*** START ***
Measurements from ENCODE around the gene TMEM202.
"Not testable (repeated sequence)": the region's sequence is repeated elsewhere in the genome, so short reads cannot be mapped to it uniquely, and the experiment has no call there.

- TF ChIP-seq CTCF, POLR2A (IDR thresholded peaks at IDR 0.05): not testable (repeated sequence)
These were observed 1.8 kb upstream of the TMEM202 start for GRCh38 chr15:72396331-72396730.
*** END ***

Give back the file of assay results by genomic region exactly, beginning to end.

Measurements from ENCODE around the gene TMEM202.
"Not testable (repeated sequence)": the region's sequence is repeated elsewhere in the genome, so short reads cannot be mapped to it uniquely, and the experiment has no call there.

- TF ChIP-seq CTCF, POLR2A (IDR thresholded peaks at IDR 0.05): not testable (repeated sequence)
These were observed 1.8 kb upstream of the TMEM202 start for GRCh38 chr15:72396331-72396730.